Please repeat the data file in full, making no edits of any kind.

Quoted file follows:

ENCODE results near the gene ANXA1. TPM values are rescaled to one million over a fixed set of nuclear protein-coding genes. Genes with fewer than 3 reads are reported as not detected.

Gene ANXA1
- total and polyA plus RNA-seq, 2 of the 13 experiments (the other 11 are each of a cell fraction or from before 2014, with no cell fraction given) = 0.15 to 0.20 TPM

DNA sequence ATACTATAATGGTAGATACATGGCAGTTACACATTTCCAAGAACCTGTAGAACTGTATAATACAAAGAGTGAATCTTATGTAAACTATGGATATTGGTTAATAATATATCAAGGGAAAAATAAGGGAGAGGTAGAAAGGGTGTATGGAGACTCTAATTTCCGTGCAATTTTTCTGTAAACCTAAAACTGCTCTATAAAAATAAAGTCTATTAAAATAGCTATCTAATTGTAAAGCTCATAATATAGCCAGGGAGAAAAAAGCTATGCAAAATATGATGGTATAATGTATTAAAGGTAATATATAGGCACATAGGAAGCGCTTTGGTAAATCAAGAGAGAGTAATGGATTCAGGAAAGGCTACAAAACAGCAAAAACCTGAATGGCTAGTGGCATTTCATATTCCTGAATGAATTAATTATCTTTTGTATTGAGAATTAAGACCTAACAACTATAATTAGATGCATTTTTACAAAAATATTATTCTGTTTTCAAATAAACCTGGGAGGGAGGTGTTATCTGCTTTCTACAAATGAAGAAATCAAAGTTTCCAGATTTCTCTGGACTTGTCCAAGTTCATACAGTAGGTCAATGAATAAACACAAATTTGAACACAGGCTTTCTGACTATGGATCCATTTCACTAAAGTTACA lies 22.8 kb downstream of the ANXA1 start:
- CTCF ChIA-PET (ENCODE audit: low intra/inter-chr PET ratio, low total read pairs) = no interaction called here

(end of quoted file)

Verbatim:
ENCODE results near the gene ANXA1. TPM values are rescaled to one million over a fixed set of nuclear protein-coding genes. Genes with fewer than 3 reads are reported as not detected.

Gene ANXA1
- total and polyA plus RNA-seq, 2 of the 13 experiments (the other 11 are each of a cell fraction or from before 2014, with no cell fraction given) = 0.15 to 0.20 TPM

DNA sequence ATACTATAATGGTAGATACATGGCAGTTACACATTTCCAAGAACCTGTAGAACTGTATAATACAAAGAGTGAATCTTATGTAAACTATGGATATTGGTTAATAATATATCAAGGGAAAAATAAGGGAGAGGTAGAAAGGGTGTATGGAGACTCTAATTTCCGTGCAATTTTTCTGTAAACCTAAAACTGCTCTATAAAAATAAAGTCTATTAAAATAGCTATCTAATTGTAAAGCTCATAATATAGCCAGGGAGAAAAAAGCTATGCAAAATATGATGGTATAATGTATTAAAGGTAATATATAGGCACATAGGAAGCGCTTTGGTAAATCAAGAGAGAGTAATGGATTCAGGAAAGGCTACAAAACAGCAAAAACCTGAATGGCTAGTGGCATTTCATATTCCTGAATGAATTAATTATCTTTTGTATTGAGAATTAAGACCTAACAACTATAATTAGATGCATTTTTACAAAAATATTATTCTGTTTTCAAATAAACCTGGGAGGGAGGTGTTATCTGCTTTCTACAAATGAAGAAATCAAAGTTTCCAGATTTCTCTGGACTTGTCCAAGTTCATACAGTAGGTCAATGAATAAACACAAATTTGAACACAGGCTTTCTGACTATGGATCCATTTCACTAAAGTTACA lies 22.8 kb downstream of the ANXA1 start:
- CTCF ChIA-PET (ENCODE audit: low intra/inter-chr PET ratio, low total read pairs) = no interaction called here